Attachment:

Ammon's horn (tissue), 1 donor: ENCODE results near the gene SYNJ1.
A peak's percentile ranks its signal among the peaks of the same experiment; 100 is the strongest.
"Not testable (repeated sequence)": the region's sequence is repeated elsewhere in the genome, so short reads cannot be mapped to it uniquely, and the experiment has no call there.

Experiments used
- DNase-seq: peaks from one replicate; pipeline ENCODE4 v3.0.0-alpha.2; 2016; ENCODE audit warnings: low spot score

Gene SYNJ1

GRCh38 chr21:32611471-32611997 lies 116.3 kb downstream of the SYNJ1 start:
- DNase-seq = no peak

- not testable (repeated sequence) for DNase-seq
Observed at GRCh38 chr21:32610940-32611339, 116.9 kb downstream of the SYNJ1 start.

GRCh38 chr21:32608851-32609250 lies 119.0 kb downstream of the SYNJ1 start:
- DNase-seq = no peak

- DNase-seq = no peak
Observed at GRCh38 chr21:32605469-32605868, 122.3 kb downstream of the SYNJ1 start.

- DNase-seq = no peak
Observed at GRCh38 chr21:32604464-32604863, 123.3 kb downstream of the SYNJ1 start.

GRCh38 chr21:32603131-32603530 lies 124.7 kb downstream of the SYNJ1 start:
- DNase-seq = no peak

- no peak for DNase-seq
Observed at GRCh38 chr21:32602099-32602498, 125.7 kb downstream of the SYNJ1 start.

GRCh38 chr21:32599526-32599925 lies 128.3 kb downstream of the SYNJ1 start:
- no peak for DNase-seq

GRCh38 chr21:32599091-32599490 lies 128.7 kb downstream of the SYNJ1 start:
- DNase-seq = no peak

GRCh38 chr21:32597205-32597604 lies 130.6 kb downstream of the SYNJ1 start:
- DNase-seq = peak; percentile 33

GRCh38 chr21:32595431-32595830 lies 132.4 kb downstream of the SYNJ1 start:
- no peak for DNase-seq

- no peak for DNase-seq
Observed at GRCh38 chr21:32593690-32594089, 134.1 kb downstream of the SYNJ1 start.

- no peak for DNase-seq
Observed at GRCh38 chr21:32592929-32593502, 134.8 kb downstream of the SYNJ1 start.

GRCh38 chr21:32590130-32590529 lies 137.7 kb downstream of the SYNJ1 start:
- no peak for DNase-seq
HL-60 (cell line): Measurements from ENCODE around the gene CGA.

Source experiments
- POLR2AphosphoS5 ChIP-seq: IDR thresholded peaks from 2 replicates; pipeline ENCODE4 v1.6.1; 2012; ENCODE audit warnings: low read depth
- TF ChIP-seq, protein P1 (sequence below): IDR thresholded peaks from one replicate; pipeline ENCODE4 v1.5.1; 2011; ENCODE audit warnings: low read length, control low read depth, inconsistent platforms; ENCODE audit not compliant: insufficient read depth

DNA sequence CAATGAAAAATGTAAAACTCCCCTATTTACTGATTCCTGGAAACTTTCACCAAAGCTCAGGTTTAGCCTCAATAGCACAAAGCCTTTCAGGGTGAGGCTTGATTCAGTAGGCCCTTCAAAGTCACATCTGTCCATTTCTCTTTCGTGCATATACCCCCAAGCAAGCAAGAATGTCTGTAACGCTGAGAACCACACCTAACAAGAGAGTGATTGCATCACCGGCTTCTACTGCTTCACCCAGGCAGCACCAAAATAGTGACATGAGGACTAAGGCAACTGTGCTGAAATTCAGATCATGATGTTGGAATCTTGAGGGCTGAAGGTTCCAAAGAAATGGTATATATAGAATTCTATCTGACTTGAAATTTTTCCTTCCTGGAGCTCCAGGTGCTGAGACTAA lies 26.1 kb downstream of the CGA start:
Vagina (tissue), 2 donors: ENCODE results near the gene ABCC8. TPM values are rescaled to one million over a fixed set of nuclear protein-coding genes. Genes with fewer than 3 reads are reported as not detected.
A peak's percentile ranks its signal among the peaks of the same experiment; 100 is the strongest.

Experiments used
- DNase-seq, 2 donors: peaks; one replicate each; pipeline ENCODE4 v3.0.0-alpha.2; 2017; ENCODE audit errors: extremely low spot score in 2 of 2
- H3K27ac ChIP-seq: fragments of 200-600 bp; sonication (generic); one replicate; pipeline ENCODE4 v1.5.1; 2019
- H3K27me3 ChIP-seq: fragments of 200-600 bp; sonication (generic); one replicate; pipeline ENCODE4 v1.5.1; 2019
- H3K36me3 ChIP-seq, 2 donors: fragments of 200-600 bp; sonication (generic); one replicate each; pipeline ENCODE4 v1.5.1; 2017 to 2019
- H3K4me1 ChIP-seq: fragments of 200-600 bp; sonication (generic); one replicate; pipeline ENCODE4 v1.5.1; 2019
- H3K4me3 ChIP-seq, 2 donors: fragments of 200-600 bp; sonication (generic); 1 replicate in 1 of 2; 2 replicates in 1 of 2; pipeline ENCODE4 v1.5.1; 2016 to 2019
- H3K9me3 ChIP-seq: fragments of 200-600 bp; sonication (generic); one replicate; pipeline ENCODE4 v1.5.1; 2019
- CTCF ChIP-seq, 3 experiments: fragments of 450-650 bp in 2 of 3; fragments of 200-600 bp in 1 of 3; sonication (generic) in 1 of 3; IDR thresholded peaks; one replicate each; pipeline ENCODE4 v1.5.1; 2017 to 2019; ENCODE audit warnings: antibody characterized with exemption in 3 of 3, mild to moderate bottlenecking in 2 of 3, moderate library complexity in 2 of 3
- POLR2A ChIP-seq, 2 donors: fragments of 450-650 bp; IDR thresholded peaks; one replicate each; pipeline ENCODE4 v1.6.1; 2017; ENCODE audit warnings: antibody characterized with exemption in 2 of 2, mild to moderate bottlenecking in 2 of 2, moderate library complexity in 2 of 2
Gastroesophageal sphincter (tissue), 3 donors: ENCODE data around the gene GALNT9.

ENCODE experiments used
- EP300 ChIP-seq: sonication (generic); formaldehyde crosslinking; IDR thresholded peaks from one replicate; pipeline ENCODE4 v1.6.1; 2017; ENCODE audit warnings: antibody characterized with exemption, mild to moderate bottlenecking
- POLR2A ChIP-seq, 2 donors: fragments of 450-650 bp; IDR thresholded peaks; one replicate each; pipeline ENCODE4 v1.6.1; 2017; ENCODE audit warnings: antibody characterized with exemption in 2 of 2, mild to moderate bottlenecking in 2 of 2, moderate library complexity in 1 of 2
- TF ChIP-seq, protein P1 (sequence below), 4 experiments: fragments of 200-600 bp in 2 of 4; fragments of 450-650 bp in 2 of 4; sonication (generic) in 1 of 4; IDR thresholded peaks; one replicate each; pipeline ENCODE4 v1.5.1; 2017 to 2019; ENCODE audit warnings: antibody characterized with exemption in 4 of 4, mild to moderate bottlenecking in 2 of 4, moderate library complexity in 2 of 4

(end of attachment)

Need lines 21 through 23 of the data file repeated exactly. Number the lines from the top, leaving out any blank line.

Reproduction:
GRCh38 chr21:32599526-32599925 lies 128.3 kb downstream of the SYNJ1 start:
- no peak for DNase-seq

GRCh38 chr21:32599091-32599490 lies 128.7 kb downstream of the SYNJ1 start: